|June 19, 2001
We left Seattle on June 12, 2001, only two or three days behind schedule... Except for a couple of daysails and a Memorial Day weekend outing, this was our first real trip in our new Outbound 44, Sequoia. We tried to be ready for anything and everything, but there’s always something more to do, something else to install, and something more to stow.
|Our first stop was Port Townsend, where we
were to pick up our storm sails, and obtain some modifications to a sail
cover. (Port Townsend is hometo some of the worlds’ best riggers,
sailmakers, canvasmakers and other craftspeople whom make it possible for
long distance sailors to cruise the oceans in comfort and security. Our
visit this time was to Inger Rankins (of Northwest Canvas) and Carol Hasse
Port Townsend Sails).
As we entered the marina in Port Townsend, there was a huge crowd gathered at the far end of the marina -- it soon became obvious they were making a movie. There were security guards with ear phones, camera operators, prop holders, reflector screen holders, and hundreds of eager onlookers with long-lens cameras. The crew had converted the Port Townsend Wooden Boat Foundation building into the "Harbor Day School" complete with children's climbing equipment, flags, "cute" curtains in the windows and crowds of actor-children. I had to get past three security guards to get to the marina office to pay for moorage. Evidently this is a movie starring Jennifer Lopez (I'm supposed to be impressed?) who is a battered wife who flees with her child to Port Not-Townsend where she hides out. We never did see Jennifer Lopez, although I'm not sure I'd recognize her if I bumped into her. Periodically during the afternoon there would be a huge shout of "rolling." The next morning they were removing all the landscaping, play equipment, and the Wooden Boat Foundation sign was back. I hope the WBF made a lot of money off of that! Maybe our boat will be in the movies???
|We concluded our business, and
the next morning took off for Anacortes -- again not enough wind to sail. We
played with the radar -- it has a feature that will lock onto another boat,
and tell you how fast it is going, what its course is, and when you will
most closely approach it. Craig inadvertently locked onto a navy plane doing
touch-and-goes at the Whidbey Island Naval Air Station, and only figured it
out when the speed reached 108 knots!
We spent a couple of days in Anacortes. Our friends, the McCaughans are in the boat maintenance and restoration business, and they refinished our door boards -- at least the first coat of varnish. They told us it really ought to have 10 coats, and supplied us with a varnish kit! Another project, and it's stowed away in some locker (where?) A high priority project is to get all the lockers catalogued so we have some hope of finding something. I heard Craig complaining about his missing electric screwdriver for several days, repeatedly. I said "why don't you just buy another one" and his response was "I know it's here somewhere." Finally I got so fed up with hearing about it, that I took the McCaughans' car, drove to the Ace Hardware, and bought him another electric screwdriver. $29. Well worth the price! (And of course we found the other one within a day or two – now we have two–it never hurts to have a spare).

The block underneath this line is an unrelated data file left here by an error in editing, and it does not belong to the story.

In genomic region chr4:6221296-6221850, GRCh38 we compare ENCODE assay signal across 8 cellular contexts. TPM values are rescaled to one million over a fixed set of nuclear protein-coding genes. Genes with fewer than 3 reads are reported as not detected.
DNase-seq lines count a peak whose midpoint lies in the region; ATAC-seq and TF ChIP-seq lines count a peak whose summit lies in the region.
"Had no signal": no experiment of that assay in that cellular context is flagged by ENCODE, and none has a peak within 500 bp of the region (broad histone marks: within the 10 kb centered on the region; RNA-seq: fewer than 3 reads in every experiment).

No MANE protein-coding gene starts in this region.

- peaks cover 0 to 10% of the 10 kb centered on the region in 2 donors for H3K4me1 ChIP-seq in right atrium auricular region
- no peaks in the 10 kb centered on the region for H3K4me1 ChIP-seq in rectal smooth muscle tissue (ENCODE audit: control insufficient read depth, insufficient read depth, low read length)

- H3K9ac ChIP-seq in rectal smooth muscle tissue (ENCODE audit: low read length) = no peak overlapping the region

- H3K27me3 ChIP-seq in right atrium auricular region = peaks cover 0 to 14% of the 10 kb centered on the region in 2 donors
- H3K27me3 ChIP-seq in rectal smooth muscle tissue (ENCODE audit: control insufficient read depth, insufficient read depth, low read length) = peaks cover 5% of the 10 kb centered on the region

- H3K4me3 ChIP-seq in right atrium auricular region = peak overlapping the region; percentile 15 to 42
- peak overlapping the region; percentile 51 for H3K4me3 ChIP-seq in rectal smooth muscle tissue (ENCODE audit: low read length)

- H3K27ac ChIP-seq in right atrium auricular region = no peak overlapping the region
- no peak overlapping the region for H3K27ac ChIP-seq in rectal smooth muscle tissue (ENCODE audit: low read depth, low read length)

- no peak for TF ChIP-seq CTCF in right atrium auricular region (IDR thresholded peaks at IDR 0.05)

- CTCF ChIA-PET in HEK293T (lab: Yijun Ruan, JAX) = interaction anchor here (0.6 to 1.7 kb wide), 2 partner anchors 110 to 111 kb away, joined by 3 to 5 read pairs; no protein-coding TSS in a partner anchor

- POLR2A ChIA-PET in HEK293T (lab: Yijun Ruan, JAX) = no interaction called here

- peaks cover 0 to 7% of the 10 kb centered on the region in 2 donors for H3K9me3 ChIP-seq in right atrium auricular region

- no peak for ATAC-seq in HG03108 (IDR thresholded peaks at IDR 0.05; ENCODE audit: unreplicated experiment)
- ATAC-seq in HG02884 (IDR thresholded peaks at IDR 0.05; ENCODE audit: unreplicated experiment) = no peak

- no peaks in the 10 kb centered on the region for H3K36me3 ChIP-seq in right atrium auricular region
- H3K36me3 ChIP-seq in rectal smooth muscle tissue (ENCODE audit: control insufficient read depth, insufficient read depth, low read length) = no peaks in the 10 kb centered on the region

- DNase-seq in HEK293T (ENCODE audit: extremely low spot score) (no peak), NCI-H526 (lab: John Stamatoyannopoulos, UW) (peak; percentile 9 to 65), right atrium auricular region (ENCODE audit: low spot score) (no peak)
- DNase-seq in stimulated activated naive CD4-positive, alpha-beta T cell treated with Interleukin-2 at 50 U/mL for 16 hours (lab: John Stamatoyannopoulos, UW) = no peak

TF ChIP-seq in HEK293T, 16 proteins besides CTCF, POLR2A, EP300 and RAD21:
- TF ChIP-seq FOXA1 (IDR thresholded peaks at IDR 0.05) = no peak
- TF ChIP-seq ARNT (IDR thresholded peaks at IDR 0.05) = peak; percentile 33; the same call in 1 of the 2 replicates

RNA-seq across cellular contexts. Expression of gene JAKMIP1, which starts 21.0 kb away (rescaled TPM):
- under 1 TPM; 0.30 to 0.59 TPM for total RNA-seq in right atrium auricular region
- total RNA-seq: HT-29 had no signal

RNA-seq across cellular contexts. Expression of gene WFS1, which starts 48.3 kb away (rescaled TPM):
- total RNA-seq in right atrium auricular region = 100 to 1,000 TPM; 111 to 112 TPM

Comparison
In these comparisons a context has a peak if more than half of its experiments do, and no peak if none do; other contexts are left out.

|Saturday the 16th we finally departed
Anacortes, and got our first good sail. It's really delightful to turn off
the engine and push ahead quietly, with only the splash and gurgle of the
water as it goes past. We anchored that night at Sucia Island. We tried out
the SSB e-mail, and were successful in getting e-mail from Ian, and sending
Even though it's so early in the season, I counted 43 boats in the harbor at Echo Bay on Sucia Island. It was really quite beautiful -- in one direction a pink sunset, and in the other, Mount Baker and the North Cascades, shining in pink alpenglow. The boat anchored closest to us said it was from Jersey -- quite a ways around the world!
I'm having a bit of difficulty transitioning from the extremely intense pace of getting ready for the trip, and working. I'm trying to stay away from the idea that my sole purpose is now to cook and clean, while Craig fixes things and installs things. But sometimes that's the way it seems. I've only had the electric cello out once -- mostly because it's stowed away fairly deeply in a locker (although I do know which locker) and takes a bit of time to put together into playing condition.
|Last night I walked along the Nanaimo
waterfront boardwalk. It’s especially beautiful in the late-evening sun.
The harbor is full of boats -- anchored and motoring, or in marinas. There
are a number of float planes at the float plane terminal. Beyond the
close-in islands is the Strait of Georgia, and beyond that the snow-covered
mountains of the mainland, with thunder clouds above. Lots of folks are on
the boardwalk -- including young people with pierced body parts,
skateboarders towing a dog on a leash, old folks, children on bikes, joggers
and fitness walkers.
We'll spend the day today in Nanaimo, and tomorrow head across the Strait of Georgia, and north. Craig is working on the computer, which he says is not "designed for manufacturability" and it causes him to curse and swear a bit. The current problem is that not all the colors of the display are working, and Craig anticipates taking it apart yet again, to jiggle wires, and see which one was disconnected.
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